Thursday, April 4, 2013

Donate Your Credit Cards For Art

Jimmy Krozel, a local Portland artist makes fine art and social statements through his masterful use of mass marketed plastic credit cards and gift cards. The cards Jimmy uses are given to him by people who have walked into his gallery. People donate their credit cards to him after they hear his story. (For security purposes he never puts the cardholder’s name and card number in the same piece.)

In Mr. Krozel’s piece, “More than a Number” he juxtaposes the font size used to represent consumer’s names on a credit card to the much larger font used to represent the credit card number. “We’re insignificant compared to our number….we’re really only a number, not a name.”

Jimmy explains his use of the cards magnetic strips in the piece. Jimmy says, they “are like a mystery, like government documents where they black out everything…we don’t know what’s being transferred on that strip. They don’t let us know. You don’t know if it’s your credit rating, your account number, your balance, your habits, whatever it is.”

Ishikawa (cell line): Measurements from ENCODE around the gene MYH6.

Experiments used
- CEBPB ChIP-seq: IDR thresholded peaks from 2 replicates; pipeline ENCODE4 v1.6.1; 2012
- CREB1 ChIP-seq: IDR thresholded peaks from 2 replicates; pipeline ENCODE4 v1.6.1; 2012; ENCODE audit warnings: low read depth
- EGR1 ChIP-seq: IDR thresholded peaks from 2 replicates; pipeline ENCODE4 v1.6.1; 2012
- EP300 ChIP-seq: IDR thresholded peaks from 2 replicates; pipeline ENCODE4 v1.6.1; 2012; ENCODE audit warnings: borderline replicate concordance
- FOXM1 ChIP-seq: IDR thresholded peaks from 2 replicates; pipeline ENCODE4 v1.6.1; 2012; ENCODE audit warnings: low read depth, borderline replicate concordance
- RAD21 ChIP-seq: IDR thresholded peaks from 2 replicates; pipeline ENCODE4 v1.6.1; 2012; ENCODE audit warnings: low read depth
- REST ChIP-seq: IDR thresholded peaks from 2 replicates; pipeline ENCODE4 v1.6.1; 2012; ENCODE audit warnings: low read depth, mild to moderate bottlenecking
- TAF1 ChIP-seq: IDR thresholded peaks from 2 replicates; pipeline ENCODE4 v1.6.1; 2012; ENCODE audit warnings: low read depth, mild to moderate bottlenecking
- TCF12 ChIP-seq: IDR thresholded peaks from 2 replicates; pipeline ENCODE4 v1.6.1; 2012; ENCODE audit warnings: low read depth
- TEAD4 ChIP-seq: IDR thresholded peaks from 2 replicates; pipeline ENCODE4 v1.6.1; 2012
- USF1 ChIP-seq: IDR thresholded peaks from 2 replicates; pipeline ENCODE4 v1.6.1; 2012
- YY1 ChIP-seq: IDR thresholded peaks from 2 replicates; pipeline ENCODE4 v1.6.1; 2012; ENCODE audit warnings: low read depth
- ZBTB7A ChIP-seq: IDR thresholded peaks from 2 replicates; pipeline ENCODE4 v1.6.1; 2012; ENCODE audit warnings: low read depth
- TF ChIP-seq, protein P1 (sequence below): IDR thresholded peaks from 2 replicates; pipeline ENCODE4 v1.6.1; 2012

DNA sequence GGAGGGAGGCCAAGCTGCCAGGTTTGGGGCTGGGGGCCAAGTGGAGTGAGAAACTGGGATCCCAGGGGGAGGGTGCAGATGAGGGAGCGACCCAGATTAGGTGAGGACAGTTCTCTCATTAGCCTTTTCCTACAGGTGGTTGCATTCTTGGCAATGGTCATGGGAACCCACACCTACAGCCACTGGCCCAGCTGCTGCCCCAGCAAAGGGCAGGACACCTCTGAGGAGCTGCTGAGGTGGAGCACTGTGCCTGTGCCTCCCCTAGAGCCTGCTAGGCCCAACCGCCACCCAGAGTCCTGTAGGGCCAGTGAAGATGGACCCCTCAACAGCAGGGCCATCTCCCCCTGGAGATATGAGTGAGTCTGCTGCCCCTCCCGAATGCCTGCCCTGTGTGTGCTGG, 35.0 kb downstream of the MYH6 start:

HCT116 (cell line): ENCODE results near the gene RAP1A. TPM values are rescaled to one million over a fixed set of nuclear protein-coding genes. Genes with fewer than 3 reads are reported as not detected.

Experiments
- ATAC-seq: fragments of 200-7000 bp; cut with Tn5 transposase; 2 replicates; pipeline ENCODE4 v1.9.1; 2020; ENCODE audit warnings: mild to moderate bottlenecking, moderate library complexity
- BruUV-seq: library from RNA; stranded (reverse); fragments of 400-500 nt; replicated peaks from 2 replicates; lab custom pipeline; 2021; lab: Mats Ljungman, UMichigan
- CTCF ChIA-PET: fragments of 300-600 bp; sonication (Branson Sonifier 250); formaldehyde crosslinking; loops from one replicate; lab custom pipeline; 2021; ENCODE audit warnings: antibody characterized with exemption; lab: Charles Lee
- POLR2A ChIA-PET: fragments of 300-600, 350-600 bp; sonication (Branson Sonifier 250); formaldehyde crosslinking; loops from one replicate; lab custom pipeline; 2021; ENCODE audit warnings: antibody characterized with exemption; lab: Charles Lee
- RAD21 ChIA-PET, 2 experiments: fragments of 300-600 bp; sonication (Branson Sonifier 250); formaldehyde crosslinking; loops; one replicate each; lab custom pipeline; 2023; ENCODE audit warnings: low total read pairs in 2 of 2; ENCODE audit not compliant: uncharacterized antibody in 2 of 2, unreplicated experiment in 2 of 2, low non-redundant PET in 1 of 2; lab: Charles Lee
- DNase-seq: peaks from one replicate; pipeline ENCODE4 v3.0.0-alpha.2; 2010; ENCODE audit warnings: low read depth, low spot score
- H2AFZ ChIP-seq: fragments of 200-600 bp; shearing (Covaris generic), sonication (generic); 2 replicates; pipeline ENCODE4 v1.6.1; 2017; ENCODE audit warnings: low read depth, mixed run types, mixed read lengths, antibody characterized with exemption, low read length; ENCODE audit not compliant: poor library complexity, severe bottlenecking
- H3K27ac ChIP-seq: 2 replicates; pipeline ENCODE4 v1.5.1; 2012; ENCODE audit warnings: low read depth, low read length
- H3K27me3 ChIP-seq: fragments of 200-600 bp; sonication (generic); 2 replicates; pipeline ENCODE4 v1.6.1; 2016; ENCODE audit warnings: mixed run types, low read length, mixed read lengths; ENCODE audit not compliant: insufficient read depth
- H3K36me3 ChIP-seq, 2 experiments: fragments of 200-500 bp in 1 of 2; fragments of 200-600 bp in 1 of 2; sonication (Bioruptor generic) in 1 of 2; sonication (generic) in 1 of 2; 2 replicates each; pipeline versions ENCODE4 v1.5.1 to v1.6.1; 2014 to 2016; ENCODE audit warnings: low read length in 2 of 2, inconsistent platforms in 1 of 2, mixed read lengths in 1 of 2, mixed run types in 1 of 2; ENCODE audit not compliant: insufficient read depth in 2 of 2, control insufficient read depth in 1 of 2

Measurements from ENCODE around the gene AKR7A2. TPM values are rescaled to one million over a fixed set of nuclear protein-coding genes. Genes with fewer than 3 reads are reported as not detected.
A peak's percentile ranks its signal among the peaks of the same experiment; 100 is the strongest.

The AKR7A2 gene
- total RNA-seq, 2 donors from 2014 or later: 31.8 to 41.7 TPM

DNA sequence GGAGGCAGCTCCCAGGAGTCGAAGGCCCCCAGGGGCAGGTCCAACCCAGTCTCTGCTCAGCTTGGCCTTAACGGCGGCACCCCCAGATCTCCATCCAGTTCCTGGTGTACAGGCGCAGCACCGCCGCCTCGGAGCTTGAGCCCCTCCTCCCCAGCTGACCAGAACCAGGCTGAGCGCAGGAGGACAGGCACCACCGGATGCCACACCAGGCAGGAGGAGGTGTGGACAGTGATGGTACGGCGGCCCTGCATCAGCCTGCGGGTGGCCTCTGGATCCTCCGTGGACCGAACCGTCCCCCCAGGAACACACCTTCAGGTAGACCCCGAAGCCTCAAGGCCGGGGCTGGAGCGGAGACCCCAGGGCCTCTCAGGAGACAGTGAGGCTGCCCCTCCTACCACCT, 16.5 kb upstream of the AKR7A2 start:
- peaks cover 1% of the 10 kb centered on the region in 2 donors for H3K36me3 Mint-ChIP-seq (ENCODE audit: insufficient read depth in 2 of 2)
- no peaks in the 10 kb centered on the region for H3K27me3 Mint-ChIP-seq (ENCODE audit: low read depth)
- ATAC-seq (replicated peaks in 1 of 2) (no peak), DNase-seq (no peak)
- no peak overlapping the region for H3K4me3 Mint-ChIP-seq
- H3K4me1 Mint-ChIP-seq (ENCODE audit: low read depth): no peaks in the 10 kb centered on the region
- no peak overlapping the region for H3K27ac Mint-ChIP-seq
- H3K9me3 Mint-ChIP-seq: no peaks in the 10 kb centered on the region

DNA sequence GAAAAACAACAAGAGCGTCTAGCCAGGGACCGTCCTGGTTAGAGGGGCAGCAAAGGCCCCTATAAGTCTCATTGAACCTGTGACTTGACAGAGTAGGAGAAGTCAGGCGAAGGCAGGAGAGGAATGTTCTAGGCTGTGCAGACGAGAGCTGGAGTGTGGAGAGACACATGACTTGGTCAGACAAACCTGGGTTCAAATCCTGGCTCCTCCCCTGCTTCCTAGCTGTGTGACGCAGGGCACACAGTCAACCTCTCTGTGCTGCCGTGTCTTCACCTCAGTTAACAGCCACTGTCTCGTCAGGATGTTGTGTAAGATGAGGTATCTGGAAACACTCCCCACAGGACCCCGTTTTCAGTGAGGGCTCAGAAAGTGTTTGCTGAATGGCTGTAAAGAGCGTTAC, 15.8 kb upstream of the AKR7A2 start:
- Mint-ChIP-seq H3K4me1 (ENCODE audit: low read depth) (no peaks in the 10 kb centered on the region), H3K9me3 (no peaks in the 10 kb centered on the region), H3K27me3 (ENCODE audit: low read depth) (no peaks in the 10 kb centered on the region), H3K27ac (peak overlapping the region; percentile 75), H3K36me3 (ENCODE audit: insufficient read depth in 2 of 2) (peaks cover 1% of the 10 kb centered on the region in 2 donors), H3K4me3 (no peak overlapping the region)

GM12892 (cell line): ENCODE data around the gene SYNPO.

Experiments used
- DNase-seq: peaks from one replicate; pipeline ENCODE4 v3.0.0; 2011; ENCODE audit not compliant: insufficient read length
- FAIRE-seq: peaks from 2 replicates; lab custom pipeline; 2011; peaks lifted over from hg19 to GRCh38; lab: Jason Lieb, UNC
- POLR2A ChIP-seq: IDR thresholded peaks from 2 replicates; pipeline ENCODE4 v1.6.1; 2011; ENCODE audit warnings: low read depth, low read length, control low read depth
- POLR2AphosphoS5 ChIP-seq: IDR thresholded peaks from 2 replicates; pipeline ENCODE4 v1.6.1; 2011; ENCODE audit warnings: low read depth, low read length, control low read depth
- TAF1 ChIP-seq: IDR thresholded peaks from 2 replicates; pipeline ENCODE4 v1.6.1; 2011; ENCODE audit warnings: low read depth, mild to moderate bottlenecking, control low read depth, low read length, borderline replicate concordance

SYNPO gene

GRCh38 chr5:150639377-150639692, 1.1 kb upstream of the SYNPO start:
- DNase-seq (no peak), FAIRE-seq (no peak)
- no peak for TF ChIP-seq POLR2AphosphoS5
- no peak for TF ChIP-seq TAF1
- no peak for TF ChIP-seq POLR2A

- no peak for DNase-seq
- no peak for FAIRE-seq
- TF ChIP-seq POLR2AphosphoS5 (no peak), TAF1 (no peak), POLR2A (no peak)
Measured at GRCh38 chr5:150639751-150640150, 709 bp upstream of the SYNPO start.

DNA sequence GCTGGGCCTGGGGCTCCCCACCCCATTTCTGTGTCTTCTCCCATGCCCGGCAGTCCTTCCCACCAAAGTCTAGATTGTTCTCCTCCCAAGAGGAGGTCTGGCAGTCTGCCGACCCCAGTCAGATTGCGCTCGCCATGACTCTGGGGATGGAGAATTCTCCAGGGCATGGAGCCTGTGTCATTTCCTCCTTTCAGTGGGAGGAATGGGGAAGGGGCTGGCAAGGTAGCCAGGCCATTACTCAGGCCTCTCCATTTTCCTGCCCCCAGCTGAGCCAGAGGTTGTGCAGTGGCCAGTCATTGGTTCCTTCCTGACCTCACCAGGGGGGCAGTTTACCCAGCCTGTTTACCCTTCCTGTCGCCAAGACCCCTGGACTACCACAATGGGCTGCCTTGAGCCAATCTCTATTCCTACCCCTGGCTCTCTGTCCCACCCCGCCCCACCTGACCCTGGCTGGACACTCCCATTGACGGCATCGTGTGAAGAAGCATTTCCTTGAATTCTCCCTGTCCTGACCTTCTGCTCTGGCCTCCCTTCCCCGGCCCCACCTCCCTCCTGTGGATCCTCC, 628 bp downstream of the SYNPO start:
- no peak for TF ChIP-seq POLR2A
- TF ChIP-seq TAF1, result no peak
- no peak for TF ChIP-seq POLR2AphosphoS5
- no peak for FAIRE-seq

In “Danke Danke Danke,” Krozel invites viewers to imagine life as though behind bars. “Because if you’re paying 21-25% interest rates, your behind bars financially.” Jimmy is disgusted with society’s complacency with only being able to afford to pay the interest and inability to payoff the principle. He notes the inequalities when spending on credit cards versus cash. While it’s clearly more economical for businesses to accept cash for payment, companies instead give customer’s discounted rates for using their own credit cards.

In Mr. Krozel’s piece, “Get What You Want,” he describes his inspiration. He says, that “everyone is being conditioned through repetition to consume more than they can afford”. He uses animals to symbolize how we are being trained to accept gouging interest rates. The more often the ads appear, the more it seems like the normal going rate because that’s what you see. Through repetition of logos and pricing, advertising enslaves society”. His artwork is a statement about society and is why he creates artwork from cards that he shreds after hearing the story of the persons who visit the gallery.

Mr. Krozel is also inspired by the artwork of Mondrian. He notes how Mondrian evolved his artistic style from representation to decorative, and onto the abstract. He looked for the simplest elements of the human visual experience from which to create while also pursing an abstract visualization of sound and space.

Mr. Krozel uses the language of credit cards as a landscape from which to derive both inspiration and form. Both literally though what you see on the card and figuratively in what is written on the policies.

Jimmy’s work is located at Augen Gallery, 817 SW 2nd Ave, Portland, OR 97204 All are welcome to come visit the Gallery. Portland Art Thursday’s run at all galleries until 7pm. 

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